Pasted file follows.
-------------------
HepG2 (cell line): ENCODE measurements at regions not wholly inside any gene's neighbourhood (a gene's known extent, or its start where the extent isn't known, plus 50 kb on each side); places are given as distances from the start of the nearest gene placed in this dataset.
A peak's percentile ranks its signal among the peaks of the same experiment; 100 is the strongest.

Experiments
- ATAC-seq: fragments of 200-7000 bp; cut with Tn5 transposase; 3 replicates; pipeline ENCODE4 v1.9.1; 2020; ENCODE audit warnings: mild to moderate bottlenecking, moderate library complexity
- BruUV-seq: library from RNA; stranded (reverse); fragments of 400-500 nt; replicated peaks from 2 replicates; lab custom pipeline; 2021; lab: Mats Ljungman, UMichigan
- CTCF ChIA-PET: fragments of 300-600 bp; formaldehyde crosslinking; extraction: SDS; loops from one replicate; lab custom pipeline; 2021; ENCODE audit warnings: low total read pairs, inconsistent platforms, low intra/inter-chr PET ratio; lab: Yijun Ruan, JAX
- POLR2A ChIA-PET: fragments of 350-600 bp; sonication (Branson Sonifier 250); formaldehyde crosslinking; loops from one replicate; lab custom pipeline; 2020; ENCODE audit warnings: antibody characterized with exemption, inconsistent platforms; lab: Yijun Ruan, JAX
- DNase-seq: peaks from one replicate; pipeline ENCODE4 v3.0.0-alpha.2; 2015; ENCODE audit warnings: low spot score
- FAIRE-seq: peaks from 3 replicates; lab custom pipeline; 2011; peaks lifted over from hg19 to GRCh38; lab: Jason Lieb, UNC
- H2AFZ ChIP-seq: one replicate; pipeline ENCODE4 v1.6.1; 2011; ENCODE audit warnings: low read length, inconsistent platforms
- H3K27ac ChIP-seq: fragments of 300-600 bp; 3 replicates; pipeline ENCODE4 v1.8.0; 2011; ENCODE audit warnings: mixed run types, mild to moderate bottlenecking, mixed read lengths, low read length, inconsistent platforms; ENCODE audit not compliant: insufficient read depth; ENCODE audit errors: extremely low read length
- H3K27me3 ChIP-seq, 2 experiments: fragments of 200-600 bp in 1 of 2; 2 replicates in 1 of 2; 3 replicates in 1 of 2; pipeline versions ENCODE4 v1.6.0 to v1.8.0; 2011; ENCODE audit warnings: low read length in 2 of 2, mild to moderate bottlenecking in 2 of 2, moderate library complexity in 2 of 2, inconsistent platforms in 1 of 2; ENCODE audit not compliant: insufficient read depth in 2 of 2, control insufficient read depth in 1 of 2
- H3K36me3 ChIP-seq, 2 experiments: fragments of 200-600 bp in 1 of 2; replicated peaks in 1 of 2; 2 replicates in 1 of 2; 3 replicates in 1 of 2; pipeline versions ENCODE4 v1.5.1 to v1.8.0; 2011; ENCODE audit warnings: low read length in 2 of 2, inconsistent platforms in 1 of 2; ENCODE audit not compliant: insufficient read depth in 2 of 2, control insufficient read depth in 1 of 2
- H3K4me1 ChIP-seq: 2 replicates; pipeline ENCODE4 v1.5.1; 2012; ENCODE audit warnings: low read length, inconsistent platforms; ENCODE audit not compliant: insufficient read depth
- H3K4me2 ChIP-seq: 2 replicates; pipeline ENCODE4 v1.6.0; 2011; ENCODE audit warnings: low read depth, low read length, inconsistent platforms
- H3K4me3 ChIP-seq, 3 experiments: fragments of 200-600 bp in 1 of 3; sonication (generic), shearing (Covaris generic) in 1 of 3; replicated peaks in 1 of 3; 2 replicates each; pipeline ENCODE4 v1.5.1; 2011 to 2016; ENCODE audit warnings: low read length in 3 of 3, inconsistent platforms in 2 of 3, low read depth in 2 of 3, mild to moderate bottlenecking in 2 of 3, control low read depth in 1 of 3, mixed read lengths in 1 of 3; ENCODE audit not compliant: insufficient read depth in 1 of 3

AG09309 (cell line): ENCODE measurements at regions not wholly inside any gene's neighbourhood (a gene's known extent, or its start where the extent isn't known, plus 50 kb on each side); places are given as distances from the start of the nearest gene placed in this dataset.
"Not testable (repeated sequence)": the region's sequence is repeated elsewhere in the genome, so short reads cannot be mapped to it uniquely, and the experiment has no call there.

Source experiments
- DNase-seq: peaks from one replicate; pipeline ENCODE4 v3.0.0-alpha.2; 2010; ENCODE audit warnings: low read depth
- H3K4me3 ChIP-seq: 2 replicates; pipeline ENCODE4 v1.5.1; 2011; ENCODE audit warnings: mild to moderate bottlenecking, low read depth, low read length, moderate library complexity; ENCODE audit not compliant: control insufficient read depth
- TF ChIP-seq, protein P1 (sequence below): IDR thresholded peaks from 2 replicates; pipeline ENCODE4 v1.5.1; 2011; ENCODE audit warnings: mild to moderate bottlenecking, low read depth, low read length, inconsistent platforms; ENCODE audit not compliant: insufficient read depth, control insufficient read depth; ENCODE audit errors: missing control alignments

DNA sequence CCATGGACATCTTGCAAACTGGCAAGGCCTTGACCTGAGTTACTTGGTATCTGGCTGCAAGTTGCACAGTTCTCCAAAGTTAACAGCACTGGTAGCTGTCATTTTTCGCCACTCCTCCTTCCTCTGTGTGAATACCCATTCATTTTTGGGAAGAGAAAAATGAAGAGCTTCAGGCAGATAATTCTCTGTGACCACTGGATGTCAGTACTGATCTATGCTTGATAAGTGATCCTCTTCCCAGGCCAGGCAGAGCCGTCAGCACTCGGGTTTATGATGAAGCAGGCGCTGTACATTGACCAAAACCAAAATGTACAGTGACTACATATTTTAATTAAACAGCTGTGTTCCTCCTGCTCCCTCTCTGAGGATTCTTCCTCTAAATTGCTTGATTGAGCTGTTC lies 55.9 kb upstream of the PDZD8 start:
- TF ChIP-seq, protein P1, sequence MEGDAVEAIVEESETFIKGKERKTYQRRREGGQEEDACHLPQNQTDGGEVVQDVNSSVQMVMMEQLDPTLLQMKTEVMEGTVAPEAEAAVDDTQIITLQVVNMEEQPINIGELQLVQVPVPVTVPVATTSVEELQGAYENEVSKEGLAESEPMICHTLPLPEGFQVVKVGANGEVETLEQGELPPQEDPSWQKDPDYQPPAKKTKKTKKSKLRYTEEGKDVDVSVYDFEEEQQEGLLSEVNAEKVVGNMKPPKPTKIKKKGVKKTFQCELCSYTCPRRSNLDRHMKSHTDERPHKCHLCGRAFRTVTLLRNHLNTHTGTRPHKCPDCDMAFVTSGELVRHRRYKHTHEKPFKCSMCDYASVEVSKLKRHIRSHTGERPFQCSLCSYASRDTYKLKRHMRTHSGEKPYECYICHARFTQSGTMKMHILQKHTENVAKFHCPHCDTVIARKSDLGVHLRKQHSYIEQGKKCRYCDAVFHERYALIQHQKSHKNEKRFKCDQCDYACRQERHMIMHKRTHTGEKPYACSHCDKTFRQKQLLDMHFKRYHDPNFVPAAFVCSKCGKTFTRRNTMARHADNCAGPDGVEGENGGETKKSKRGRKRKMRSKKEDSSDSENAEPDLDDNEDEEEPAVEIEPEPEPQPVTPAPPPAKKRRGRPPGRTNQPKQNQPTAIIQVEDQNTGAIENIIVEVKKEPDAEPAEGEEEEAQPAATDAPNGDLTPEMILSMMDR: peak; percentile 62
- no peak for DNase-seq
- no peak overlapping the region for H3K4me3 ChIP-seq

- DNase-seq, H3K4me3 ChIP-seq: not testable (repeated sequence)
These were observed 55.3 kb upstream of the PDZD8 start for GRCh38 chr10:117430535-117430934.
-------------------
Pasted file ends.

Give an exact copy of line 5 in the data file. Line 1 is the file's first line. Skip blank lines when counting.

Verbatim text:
- BruUV-seq: library from RNA; stranded (reverse); fragments of 400-500 nt; replicated peaks from 2 replicates; lab custom pipeline; 2021; lab: Mats Ljungman, UMichigan